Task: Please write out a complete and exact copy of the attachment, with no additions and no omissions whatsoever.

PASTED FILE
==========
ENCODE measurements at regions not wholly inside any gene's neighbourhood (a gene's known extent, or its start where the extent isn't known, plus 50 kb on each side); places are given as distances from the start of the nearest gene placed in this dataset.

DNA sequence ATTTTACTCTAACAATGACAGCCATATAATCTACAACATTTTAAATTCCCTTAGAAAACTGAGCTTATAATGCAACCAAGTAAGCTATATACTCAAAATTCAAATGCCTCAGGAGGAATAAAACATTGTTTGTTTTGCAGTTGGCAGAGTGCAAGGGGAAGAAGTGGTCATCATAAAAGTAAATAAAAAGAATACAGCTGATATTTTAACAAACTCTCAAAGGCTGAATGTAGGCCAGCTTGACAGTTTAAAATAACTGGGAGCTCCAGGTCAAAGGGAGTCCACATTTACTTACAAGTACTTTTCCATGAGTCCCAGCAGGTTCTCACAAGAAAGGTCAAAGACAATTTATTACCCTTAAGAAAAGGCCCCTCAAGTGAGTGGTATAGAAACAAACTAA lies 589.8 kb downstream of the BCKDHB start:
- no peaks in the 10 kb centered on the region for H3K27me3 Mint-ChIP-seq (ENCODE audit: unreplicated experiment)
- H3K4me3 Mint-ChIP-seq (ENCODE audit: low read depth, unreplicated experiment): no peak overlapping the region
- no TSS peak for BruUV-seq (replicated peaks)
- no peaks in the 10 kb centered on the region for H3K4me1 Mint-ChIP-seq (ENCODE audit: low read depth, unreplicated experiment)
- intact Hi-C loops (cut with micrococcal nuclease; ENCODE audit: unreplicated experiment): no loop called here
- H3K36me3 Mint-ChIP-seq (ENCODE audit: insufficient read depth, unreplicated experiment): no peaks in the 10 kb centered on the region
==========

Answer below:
ENCODE measurements at regions not wholly inside any gene's neighbourhood (a gene's known extent, or its start where the extent isn't known, plus 50 kb on each side); places are given as distances from the start of the nearest gene placed in this dataset.

DNA sequence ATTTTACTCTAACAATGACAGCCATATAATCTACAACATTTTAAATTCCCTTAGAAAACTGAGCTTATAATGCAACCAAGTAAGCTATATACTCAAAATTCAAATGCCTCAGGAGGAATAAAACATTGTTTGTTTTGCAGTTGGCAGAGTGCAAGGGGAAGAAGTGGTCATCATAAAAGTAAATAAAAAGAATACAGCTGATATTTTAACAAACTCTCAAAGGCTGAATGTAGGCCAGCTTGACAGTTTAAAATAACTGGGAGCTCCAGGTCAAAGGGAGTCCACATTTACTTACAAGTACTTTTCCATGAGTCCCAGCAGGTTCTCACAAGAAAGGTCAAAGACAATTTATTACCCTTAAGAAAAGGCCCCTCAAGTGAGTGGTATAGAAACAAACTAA lies 589.8 kb downstream of the BCKDHB start:
- no peaks in the 10 kb centered on the region for H3K27me3 Mint-ChIP-seq (ENCODE audit: unreplicated experiment)
- H3K4me3 Mint-ChIP-seq (ENCODE audit: low read depth, unreplicated experiment): no peak overlapping the region
- no TSS peak for BruUV-seq (replicated peaks)
- no peaks in the 10 kb centered on the region for H3K4me1 Mint-ChIP-seq (ENCODE audit: low read depth, unreplicated experiment)
- intact Hi-C loops (cut with micrococcal nuclease; ENCODE audit: unreplicated experiment): no loop called here
- H3K36me3 Mint-ChIP-seq (ENCODE audit: insufficient read depth, unreplicated experiment): no peaks in the 10 kb centered on the region